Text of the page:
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Last boat from Lesvos

Asylum seeker stowaways try to reach the Greek mainland

Naomi Sharp/IRIN
Asylum seekers watch containers being loaded onto a ferry bound for Athens

Every evening in Mytilene, capital of the Greek island of Lesvos, dozens of young Arab and African men gather at the base of a statue modelled, fittingly, after America’s Statue of Liberty. It overlooks the port, offering a good view of the entry gates, the parking lot, passengers emerging from taxis, and trucks loading shipping containers onto the large ferry that leaves for Athens at 8pm.  

The people observing this scene are asylum seekers, mostly from the nearby Moria detention centre. They watch as police officers check boarding papers and look inside shipping containers. As everyone here knows, especially the police, sometimes the papers are fake and sometimes the containers have people hiding inside them.

“What do you think?” says an Iraqi man, briefly taking his eyes off a truck where he says eight people are hidden. “Maybe I try?”

He is one of many asylum seekers on the Greek islands who have lost faith in the legal process after months of indefinite detention with little access to information – a consequence of the controversial EU-Turkey deal that went into effect in late March and has largely succeeded in cutting off sea crossings from Turkey, the main route last year into Europe.

The deal recognised Turkey as a safe country that migrants and asylum seekers could be returned to after an expedited screening process. But with the Greek Asylum Service overwhelmed and understaffed, and disagreement over the legality of Turkey’s safe-country designation, more than 8,600 people remain in limbo on the Greek islands. Many of them wait in detention centres like Moria, in squalid conditions that have deteriorated further in the summer heat. After 25 days, Greek law makes them eligible for release from detention, but they remain stuck on the islands.

Syrians first

Until recently, only Syrians were being processed. As weeks have turned to months, increasing numbers of non-Syrians have turned to smuggling themselves on board the ferry to Athens. According to conversations with dozens of asylum seekers on Lesvos, they can choose from two options: pay smugglers hundreds of euros for boarding papers or hide in one of the shipping containers loaded onto the ferry.

Almost every day now, there is news of someone making it to Athens. “It is luck. If luck is good, they go,” says Faiz, a young Pakistani man on a recent evening by the port.

Faiz is observing Ramadan but doesn’t plan on being around tonight to break his fast. He and his friend Shaqib, from Afghanistan, have decided to test their own luck. Tonight, if all goes well, they’ll be locked in a shipping container. “I eat in Athens,” says Faiz.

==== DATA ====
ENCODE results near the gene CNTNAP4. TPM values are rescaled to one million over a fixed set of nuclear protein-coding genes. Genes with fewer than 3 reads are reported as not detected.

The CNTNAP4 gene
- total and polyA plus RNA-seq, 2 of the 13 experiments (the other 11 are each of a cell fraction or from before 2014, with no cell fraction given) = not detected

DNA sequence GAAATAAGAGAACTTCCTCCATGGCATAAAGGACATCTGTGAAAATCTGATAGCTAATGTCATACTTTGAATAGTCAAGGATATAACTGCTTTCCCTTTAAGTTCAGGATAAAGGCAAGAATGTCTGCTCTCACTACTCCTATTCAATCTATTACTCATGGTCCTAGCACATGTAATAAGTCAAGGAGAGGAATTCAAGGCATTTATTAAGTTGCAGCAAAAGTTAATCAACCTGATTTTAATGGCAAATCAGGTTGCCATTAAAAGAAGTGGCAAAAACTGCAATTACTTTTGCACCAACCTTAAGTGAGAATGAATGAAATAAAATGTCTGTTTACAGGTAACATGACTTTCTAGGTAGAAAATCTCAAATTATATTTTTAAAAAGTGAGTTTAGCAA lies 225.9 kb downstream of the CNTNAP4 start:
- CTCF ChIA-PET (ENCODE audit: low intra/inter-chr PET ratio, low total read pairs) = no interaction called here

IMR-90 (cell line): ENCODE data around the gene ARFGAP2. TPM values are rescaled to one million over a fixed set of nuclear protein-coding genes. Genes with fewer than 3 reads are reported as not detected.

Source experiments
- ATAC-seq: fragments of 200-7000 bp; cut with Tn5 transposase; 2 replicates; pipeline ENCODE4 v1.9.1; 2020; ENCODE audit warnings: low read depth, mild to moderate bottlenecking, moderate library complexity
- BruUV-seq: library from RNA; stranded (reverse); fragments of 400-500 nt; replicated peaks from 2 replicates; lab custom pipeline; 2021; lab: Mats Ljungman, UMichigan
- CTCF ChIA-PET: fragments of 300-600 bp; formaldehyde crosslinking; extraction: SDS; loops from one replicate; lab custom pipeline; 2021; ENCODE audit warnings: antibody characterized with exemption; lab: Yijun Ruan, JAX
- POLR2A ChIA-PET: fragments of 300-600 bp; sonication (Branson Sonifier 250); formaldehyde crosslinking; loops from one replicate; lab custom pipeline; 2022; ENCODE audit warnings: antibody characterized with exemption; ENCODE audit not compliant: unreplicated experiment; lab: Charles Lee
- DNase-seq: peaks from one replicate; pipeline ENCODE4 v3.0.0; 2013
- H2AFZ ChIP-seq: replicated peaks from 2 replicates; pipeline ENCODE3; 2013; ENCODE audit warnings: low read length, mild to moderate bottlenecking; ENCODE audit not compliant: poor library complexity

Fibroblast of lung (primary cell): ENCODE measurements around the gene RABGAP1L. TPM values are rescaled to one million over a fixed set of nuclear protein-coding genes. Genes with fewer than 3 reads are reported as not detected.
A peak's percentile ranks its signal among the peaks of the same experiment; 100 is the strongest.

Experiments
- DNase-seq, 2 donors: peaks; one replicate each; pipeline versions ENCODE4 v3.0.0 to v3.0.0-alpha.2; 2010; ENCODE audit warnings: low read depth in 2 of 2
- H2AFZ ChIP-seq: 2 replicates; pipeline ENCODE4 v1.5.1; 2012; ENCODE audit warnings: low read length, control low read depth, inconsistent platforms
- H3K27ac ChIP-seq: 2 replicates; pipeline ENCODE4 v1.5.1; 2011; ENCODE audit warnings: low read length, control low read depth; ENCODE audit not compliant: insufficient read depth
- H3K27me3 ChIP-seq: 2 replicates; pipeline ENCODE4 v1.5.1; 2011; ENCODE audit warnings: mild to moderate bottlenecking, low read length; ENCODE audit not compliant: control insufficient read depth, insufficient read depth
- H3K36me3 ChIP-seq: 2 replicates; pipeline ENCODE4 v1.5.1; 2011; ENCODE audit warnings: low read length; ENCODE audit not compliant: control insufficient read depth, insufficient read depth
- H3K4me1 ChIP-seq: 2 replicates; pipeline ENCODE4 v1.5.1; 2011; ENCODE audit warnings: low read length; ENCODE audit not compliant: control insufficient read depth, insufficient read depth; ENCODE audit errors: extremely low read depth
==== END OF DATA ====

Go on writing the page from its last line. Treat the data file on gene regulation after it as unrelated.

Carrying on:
Both he and Shaqib have hidden in containers before and know what to expect: “There is no oxygen,” says Shaqib, who has already been caught by the police four times.

He and Faiz hope to find work in Athens, but they are among a minority of asylum seekers who want to stay in Greece. The country has a 24 percent unemployment rate and is struggling to deal with nearly 50,000 migrants and refugees who have been stranded on the mainland since early March when Balkan countries to the north sealed their borders. Most people who make it to Athens from the islands plan to continue north with the help of smugglers.

Fake papers, or container?

Smugglers are also doing good business on Lesvos. Asylum seekers IRIN spoke to reported that it was easy enough to buy the necessary documents – fake or doctored versions of papers given to Syrians who receive permission to go to Athens for their asylum interviews. Sometimes the same boarding pass is reused, passed from person to person with the help of a smuggler aboard the ferry.

Hiding in a shipping container is free but much riskier and the chances of discovery are high. If successful, the stowaways face a 12-hour journey and no guarantee of when the container will be opened again or what they’ll face when it is.

At about 6:30 pm, Faiz and Shaqib head for the port. The trucks will load their cargo onto the ferry soon and they must find their hiding places. Shaqib looks back while jogging off. “Tomorrow in Athens,” he says, raising his hands to the sky.

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Not everyone trapped on the islands is able to make use of these illegal escape routes. Fake papers require money, while sneaking into containers mostly only works for single, able-bodied men. For women and children, the elderly, and the disabled and sick, there is nothing to do but wait.

Authorities on the islands have almost finished processing Syrians and have moved on to other nationalities. But according to the Greek Asylum Service, more than 5,000 asylum claims are still pending. Although returns to Turkey have been taking place at a slower than expected rate (so far only about 500 individuals who did not register asylum claims have been returned according to the European Commission), non-Syrians in particular realise that their chances of being allowed to remain in Greece are slim. Smuggling themselves onto the ferry is viewed as a last-ditch attempt to get to Europe.

Faiz and Shaqib return from the port after just half an hour. They had tried dodging behind the large rocks that line the port and then sprinting to a truck, but the police saw them.

Three of their friends made it inside a container but within a few hours were having trouble breathing and coping with the suffocating heat. After two of them lost consciousness, the third called a friend in Moria for help and the Hellenic Coast Guard was alerted. When the ferry stopped at the nearby island of Chios, they were rescued and sent back to Lesvos.


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